For the Love of Forsythia: Five Great New Varieties

Couple strolling past cascading forsythia hedge

My sister Cindy was born in late March and each spring, we welcomed the first blooms of our neighborhood forsythias with a family-coined phrase. My mother would say: these are for-Cynthia. My little sister would puff up with pride and it wasn’t long after that she started gravitating towards the color yellow. I will never forget the canary-toned bedroom carpet she insisted on having in the 70s.

Although I was secretly envious that a flower bloomed specifically for my sister (or so our mother led us to believe), I grew to welcome the appearance of the sunny blooms each spring. Forsythia, for me, will be forever linked to my sister Cynthia, to March and the happy return of warmer weather.

 

It’s not the best choice for a martini

It may not taste good in a tapenade either, but forsythia nonetheless belongs to the olive (Oleaceae) family. Together with other showy members (most notably lilac, jasmine, privet and osmanthus), it is cultivated primarily for its beautiful and fragrant flowers. The genus is pretty small – just 7 species of mainly deciduous shrubs from Eastern Asia and one species from southeast Europe. Of these, a number of hybrids have been produced.

Large flowering forsythia in a botanic garden

It’s all about the flowers

Forysthia’s early spring flowers are undoubtedly the most appealing feature of this deciduous shrub. Opening before the leaves unfurl, the bell-shaped blooms are produced in clusters on last year’s wood.

Forsythia buds on a bare branch

Forsythias flower on last year’s wood

Composed of four petals joined at the base to form a tube, the flowers range in tone from pale to deep yellow depending on the variety.

Close-up of a forsythia flower

The blooms are immediately followed by dark green foliage that sometimes turn shades of yellow or purple in the fall.

Leaves follow the blooms on a forsythia shrub

Forsythia foliage follows blooms

Barring any unforeseen cold snap, forsythia flowers are built to last for between two to three weeks. Or if you can’t wait until spring, it’s easy to force them indoors

Forced forsythia blooms in a glass vase

Forsythia blooms are easy to force indoors

Why isn’t my forsythia blooming?

This is a question I’m often asked as a garden designer. Since flowers are produced on the prior year’s growth, it’s important to prune the shrubs right after they flower. Otherwise you risk removing all of next spring’s blooms. Less frequently, unusually cold weather for prolonged periods of time can also negatively affect blooms for the coming season.

Close-up of forsythia leaves

If you prune forsythia too late, you’ll trim off next year’s flowers

One drawback to some of the larger varieties is that forsythia can get overgrown fairly quick. Don’t hesitate to be aggressive when pruning. (I hack mine down by a third every year right after bloom.) The shrubs will quickly push out new growth the following year.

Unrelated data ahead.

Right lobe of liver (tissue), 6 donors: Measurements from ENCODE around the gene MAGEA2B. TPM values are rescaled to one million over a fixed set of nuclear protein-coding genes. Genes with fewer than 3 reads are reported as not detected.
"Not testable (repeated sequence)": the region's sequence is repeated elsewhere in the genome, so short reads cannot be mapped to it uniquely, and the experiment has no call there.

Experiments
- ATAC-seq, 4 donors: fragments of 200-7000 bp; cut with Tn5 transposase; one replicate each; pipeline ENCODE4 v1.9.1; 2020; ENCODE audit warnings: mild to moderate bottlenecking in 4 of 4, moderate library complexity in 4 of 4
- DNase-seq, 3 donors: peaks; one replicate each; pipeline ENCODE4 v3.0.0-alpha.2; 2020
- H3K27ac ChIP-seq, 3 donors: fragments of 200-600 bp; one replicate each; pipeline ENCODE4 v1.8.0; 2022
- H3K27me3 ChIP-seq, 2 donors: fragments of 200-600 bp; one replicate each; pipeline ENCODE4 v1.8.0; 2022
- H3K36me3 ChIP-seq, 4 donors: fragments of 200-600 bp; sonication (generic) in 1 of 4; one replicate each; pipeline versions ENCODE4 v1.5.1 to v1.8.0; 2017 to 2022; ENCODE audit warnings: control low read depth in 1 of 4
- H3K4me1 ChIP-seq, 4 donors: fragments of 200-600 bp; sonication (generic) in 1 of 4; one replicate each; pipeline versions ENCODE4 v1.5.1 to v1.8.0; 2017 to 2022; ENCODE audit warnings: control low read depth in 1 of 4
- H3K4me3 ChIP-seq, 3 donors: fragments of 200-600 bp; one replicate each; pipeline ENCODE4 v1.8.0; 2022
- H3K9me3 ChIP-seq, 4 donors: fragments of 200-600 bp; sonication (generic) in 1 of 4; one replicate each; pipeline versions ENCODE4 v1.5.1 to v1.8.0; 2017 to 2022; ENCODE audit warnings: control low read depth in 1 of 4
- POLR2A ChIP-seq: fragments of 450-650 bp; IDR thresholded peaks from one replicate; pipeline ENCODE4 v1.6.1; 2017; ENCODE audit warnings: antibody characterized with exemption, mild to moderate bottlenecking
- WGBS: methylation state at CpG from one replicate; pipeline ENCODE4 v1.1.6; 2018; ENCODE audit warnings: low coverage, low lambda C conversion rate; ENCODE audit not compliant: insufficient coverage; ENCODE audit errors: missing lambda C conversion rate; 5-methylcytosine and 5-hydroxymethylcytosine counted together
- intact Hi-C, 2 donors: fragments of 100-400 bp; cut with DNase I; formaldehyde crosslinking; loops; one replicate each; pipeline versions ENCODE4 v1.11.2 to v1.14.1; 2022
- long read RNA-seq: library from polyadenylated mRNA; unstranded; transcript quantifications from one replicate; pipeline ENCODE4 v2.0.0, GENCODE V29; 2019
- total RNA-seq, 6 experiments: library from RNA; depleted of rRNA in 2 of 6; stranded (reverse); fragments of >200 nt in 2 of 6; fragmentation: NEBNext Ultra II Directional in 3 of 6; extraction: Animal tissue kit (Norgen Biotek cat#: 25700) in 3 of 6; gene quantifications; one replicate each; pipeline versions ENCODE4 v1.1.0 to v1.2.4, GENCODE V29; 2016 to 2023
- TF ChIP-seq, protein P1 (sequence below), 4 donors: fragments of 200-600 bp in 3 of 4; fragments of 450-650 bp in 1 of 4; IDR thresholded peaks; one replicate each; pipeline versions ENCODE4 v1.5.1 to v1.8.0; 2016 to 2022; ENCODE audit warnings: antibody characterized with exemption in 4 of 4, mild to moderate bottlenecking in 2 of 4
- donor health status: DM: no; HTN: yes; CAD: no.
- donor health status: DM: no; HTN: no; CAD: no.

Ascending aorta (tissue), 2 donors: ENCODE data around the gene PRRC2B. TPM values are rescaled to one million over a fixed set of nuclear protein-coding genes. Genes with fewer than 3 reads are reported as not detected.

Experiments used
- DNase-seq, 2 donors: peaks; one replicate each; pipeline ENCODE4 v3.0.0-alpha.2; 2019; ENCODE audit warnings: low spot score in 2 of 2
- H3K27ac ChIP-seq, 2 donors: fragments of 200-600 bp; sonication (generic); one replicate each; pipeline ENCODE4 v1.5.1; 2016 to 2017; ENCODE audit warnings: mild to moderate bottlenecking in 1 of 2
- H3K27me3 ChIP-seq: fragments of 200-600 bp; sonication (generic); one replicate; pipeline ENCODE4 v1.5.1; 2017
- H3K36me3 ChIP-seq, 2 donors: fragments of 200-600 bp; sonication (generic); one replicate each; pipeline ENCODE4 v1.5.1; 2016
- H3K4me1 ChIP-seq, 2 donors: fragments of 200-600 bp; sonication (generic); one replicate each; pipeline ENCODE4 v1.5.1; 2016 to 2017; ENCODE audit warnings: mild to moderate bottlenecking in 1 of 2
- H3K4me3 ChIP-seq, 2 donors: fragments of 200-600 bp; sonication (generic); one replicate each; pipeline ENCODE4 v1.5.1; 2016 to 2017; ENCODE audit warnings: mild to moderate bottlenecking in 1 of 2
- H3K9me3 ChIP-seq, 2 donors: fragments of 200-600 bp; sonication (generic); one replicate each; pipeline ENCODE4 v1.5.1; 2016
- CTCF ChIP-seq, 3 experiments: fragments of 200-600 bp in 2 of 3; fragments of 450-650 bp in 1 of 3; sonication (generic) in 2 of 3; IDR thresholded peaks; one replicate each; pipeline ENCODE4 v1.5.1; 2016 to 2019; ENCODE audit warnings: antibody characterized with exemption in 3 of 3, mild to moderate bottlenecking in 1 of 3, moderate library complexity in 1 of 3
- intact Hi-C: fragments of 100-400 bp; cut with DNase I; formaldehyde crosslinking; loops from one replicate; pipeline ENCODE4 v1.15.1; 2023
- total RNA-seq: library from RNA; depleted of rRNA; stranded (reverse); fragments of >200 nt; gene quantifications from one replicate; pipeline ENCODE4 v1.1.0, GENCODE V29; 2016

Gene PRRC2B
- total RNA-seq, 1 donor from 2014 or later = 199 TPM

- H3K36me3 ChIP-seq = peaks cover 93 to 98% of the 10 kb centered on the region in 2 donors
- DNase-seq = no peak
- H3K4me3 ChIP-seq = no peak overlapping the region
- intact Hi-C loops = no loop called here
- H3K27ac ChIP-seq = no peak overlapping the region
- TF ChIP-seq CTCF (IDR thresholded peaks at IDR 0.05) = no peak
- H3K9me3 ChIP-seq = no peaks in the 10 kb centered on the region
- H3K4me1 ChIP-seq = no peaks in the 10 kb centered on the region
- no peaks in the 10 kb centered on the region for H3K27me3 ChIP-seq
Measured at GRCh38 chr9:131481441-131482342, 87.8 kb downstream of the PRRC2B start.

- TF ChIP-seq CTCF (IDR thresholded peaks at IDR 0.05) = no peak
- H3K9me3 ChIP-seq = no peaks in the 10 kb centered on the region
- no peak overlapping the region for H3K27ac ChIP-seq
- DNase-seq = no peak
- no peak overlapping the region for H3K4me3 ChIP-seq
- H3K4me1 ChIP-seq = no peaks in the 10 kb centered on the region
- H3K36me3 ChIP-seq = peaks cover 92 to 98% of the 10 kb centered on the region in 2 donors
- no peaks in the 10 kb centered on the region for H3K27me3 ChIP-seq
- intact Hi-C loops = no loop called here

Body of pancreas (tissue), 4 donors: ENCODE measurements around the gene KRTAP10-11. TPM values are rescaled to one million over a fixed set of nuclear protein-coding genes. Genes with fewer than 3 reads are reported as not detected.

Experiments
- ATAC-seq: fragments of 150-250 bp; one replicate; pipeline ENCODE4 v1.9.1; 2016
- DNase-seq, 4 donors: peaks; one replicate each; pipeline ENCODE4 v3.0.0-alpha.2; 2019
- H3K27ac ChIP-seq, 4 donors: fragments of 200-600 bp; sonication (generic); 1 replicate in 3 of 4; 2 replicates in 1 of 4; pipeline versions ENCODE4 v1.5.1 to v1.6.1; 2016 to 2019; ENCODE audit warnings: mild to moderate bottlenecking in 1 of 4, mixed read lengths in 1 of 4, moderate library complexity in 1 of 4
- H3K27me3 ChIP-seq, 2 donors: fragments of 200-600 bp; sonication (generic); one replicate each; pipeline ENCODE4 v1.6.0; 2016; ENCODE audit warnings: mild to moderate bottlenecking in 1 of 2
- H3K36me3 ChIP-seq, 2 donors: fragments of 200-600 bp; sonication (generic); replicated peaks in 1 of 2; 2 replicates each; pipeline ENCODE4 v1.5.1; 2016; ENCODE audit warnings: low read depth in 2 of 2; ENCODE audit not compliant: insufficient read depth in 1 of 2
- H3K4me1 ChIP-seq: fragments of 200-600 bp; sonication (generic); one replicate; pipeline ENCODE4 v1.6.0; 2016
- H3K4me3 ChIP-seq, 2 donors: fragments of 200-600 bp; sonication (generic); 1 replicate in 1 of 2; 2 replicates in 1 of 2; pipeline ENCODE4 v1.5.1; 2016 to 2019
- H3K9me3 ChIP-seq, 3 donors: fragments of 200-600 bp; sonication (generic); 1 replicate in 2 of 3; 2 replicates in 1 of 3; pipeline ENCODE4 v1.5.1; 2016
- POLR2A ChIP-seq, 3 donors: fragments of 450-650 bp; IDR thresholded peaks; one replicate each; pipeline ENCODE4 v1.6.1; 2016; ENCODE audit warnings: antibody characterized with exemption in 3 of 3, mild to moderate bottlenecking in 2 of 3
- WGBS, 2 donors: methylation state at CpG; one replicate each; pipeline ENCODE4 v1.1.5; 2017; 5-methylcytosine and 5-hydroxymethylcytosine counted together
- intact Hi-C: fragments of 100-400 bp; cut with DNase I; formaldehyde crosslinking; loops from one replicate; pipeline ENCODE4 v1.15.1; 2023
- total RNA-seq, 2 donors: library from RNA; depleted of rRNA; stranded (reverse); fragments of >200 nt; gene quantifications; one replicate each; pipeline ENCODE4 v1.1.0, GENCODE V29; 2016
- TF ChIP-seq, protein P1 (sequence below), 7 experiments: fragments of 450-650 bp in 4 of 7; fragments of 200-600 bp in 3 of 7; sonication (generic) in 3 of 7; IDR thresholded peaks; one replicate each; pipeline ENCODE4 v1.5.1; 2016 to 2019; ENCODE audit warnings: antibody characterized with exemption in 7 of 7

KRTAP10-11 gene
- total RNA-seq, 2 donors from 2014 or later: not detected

What are the best varieties on the market today?

Two native Chinese species, Weeping forsythia (Forsythia suspensa) and Greenstem forsythia (Forsythia viridissima) were the earliest species introduced to Western gardens from the Far East. Each has played a role in the development of most modern garden varieties.

Forsythia suspensa remains a popular plant and is still widely cultivated for its size and pale yellow flowers. Tough and reliable, the shrub typically grows to 8- to 10-feet tall. Its characteristic weeping form makes it a great hedge plant, especially on hillsides where the cascading blooms can be fully appreciated.

Forsythia suspensa

Forsythia suspensa

But perhaps the most popular variety today is a cross between the two Chinese species called Forsythia x intermedia. Also known as Golden Bells, or Border Forsythia, the medium sized shrub has the golden yellow flowers most commonly associated with the plant and an upright habit. (Although as it matures, it takes on more of an arching form.) Many hybrids have been created from this cross including a number of more manageable dwarf and compact forms.

Golden yellow Forsythia x intermedia

Forsythia x intermedia

I recommend using the larger, deep-yellow cultivars like Beatrix Farrand, Northern Gold or Karl Sax for hedges where the plants can grow unimpeded to 8- to 10- feet or more.  And save the smaller, more compact varieties for close up to the house or in the flower border. Great cultivars like Golden Peep and Goldilocks are dwarf varieties that grow to just 24 to 36 inches tall and wide. Or try the slightly larger Sunrise if you’re looking for great fall color.

In my experience, Gold Tide, which is also considered a dwarf, likes to be wider than tall. So beware if you’re combining it with other flowers.

Forsythia likes to put down roots 

Where its branches touch the ground, forsythia will quickly take root. This is great for mass plantings, but not so desirable in a garden. Most springs, I chop off these offspring from the parent plant to keep things under control.

Close-up of forsythia flower

Best blooms in full sun

Plant forsythia in full sun to part shade. To produce blooms, the shrub needs a minimum of four hours of direct, unfiltered sunlight each day, with the most flowers being produced in full sun. Like most plants, forsythia performs best in well-drained soil.

 

This entry was posted in Plant Profiles by carole funger. Bookmark the permalink.

About carole funger

I'm a garden designer and Maryland Master Gardener living in the Washington, DC area. I blog about new trends in horticulture, inspiring gardens to visit and the latest tips and ideas for how to nurture your own beautiful garden. Every garden tells a story. What's yours?

Leave a Reply